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Hacked iPhone chargers could let snoops spy on devices

The next time your plug in your iPhone into someone else's charger, you could be putting all your personal data at risk. Malicious software could be installed without your knowledge that lets hackers attack your device.

Georgia Tech Information Security Center researchers presented how they were able to hack into an iPhone using its charger at a briefing on Wednesday at the Black Hat cybersecurity conference in Las Vegas.

A device called Mactans presented at the Black Hat conference can mimic an Apple iPhone charger and install malicious software. Bryce Urbany

During a demonstration for, research scientist Billy Lau and Ph.D. student YeongJin Jang explained that they installed software into a custom device, called Mactans, that mimics Apple's charger.

The device they presented, which is a small white box made with a 3D printer, is much larger than an iPhone charger. However, Lau says it is possible for a tenacious hacker to make a counterfeit version that looks exactly like one bought at an Apple store.

Once an iPhone is plugged into the device it could take less than a minute to install malicious software, called a Trojan. That time is lengthened to about 80 seconds if a specific app is being uploaded to duplicate and hide an existing one. After the Trojan is installed, an iPhone owner could carry on without knowing their phone is being attacked.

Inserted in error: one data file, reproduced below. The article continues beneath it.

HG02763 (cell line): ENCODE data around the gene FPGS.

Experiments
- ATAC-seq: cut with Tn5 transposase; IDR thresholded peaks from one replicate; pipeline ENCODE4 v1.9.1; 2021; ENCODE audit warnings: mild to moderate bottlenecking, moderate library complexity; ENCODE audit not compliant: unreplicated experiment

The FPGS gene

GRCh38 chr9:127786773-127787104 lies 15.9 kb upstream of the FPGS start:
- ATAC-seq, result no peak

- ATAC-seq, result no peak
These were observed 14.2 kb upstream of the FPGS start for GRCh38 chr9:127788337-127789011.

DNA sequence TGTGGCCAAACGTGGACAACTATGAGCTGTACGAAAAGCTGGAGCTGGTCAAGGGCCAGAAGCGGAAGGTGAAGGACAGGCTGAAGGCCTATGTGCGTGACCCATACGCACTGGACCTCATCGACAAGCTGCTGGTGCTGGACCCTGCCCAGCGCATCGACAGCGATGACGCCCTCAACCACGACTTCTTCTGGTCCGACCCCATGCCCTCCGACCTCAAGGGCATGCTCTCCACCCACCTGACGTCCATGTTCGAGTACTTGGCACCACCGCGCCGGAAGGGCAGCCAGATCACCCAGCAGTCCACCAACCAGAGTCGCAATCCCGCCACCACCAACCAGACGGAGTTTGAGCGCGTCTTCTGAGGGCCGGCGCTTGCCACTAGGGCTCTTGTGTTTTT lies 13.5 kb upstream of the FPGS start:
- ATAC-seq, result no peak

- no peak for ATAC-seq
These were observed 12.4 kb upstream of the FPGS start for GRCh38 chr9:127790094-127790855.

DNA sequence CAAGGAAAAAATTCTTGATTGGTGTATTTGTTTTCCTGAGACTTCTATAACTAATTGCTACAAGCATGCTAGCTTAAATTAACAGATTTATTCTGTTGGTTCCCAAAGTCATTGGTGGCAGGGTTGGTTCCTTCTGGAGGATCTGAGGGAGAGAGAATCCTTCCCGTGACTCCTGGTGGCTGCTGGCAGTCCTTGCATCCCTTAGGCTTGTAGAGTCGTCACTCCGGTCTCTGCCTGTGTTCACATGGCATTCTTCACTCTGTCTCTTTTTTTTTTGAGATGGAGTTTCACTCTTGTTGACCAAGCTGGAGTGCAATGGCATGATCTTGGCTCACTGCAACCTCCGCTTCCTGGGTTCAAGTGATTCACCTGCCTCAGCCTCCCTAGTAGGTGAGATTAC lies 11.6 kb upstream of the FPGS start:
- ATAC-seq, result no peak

Hackers come clean on what's most at risk 01:31

The researchers showed how a replica of Facebook's mobile app is installed on an iPhone. To the unsuspecting victim, nothing appears different, including the icon. Only a slight screen swap that lasts about a second gives any clue of suspicious activity. Everything else appears normal, but once the phone is turned off, the Trojan can begin to wreak havoc. The phone can then act on its own to punch in numbers and make calls.

Lau says that any app on an iPhone can be replaced in a similar manner, including a mobile banking app. There is also the potential that a phone can be put under surveillance, via screen sharing. Hackers can survey the device and see what is being typed on the screen, possibly stealing sensitive data like banking credentials and home addresses.

Lau says they are in touch with Apple, but it is not clear if the company is planning a fix for the exploit. He points out that a feature on iOS 7 beta will prompt users when a third-party charger is plugged in, but the same cannot be said for iOS 6 devices. Apple has not responded to several requests for comment.

In other demonstrations at Black Hat this week, researchers showed how cyber-criminals could hack into 'smart home' control systems. They're also exposing vulnerabilities in Smart TVs, driverless cars and other high-tech devices.

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